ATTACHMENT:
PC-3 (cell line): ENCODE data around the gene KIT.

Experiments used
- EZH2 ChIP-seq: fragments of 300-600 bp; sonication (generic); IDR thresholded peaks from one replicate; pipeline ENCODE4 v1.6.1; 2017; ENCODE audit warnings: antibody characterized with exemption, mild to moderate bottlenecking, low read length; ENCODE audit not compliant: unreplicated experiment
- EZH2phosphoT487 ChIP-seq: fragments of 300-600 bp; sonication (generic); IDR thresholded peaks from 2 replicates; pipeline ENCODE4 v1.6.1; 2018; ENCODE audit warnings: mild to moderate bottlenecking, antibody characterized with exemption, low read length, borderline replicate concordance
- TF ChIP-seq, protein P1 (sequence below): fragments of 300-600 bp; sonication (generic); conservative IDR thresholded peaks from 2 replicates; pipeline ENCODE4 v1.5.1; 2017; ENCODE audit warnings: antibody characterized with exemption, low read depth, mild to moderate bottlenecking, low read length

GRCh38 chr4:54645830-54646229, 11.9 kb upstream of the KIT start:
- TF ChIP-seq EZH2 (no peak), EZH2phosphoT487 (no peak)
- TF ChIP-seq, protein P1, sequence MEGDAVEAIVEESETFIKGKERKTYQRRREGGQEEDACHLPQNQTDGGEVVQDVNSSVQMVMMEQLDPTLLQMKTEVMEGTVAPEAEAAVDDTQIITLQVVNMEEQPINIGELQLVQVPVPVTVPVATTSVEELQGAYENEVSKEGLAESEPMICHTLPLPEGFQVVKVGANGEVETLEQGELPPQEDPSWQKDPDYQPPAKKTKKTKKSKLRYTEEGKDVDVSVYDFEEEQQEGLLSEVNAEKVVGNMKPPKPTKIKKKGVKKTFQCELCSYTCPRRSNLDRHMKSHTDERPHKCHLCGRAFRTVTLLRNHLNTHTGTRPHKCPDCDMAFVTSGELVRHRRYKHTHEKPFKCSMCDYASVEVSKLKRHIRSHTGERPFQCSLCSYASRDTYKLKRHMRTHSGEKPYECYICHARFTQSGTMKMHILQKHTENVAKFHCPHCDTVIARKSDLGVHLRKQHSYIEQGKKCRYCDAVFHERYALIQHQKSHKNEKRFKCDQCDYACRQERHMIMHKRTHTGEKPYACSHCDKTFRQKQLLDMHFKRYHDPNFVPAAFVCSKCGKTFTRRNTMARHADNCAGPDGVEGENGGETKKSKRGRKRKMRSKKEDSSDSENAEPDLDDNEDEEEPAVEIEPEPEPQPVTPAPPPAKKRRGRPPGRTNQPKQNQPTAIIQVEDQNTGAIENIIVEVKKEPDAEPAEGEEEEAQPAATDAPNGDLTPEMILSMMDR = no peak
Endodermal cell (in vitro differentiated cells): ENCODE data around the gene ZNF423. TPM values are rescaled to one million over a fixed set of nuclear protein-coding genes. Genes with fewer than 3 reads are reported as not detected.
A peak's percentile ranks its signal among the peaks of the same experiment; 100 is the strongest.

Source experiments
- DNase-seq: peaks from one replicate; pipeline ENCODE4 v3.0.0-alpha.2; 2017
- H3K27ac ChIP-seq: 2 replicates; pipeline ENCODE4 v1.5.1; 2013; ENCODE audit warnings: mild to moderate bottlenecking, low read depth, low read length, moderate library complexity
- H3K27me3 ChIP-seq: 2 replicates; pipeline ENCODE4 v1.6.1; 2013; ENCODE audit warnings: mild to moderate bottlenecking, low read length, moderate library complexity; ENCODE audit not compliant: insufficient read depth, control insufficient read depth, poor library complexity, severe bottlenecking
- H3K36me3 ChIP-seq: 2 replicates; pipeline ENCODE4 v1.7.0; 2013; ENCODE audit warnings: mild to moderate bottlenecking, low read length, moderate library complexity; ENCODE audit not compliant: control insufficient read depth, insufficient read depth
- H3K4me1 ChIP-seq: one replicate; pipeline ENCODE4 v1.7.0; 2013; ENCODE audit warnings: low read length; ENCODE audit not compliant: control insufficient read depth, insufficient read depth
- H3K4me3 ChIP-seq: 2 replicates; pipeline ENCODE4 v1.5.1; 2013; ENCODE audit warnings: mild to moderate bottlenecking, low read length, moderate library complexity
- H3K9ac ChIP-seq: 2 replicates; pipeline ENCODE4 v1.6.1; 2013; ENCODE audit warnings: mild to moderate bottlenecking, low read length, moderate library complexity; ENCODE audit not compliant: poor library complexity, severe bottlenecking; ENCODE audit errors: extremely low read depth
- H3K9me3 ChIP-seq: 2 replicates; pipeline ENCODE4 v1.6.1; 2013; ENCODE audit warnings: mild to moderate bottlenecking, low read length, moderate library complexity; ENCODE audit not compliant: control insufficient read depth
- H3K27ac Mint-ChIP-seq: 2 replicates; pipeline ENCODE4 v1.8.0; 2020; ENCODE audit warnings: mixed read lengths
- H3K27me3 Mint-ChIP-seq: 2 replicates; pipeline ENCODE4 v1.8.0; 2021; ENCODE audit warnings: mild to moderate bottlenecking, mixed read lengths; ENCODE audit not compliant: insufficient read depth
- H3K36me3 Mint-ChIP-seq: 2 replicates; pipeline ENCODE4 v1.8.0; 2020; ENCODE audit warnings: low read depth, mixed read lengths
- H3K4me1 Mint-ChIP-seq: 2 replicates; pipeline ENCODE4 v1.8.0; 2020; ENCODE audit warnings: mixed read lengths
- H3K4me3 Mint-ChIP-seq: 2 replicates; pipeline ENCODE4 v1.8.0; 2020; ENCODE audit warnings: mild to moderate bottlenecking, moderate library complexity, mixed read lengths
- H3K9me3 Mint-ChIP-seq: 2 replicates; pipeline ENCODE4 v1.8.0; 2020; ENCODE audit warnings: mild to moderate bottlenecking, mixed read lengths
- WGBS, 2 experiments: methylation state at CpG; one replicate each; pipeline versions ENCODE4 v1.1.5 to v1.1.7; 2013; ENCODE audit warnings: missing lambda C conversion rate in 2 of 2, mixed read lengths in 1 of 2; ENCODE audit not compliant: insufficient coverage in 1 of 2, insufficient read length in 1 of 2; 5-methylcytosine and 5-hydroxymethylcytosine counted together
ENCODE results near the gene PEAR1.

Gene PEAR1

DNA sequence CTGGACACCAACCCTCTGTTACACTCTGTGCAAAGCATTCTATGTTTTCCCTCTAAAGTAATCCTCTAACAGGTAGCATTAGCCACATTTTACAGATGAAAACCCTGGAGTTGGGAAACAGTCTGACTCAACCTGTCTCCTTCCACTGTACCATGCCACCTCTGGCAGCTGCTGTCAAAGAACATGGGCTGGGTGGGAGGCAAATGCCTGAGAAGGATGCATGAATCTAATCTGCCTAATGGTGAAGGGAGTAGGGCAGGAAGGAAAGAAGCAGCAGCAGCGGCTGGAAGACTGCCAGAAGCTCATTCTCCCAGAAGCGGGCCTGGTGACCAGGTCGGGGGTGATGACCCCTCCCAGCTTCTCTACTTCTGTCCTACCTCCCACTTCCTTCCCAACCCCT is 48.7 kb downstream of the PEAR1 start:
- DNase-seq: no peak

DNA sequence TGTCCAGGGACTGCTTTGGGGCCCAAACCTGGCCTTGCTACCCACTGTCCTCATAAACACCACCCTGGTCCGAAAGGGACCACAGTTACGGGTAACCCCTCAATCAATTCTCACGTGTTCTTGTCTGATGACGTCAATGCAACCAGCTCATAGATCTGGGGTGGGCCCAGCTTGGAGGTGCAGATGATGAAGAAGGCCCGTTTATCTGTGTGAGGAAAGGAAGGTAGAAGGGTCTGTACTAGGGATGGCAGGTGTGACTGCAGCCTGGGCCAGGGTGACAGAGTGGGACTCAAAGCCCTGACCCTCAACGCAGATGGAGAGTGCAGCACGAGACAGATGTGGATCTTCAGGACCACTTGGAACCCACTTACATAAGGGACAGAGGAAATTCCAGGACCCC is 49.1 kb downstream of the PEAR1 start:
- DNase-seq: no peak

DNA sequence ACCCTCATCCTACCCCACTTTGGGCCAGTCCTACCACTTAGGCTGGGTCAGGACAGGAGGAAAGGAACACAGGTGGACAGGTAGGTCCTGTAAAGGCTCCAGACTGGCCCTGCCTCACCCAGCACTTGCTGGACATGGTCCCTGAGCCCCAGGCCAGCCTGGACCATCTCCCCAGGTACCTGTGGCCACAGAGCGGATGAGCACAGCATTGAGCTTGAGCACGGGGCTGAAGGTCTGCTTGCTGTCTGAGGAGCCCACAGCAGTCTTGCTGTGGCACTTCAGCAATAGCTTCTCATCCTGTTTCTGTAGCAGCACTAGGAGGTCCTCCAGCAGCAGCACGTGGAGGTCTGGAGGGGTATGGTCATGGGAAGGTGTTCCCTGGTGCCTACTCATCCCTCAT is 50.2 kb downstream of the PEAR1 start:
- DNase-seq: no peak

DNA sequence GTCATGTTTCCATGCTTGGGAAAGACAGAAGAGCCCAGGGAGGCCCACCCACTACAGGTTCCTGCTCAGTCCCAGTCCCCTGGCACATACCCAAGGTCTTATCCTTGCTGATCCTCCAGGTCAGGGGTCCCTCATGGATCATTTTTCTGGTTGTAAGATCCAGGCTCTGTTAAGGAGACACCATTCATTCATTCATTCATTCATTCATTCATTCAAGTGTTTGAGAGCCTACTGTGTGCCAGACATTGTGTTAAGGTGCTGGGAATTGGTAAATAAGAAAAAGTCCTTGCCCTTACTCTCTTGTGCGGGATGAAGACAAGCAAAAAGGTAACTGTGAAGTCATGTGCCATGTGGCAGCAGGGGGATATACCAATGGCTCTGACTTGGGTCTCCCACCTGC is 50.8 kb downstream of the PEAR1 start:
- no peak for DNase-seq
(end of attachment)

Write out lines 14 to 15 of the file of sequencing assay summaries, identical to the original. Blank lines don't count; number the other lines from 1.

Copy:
- H3K27me3 ChIP-seq: 2 replicates; pipeline ENCODE4 v1.6.1; 2013; ENCODE audit warnings: mild to moderate bottlenecking, low read length, moderate library complexity; ENCODE audit not compliant: insufficient read depth, control insufficient read depth, poor library complexity, severe bottlenecking
- H3K36me3 ChIP-seq: 2 replicates; pipeline ENCODE4 v1.7.0; 2013; ENCODE audit warnings: mild to moderate bottlenecking, low read length, moderate library complexity; ENCODE audit not compliant: control insufficient read depth, insufficient read depth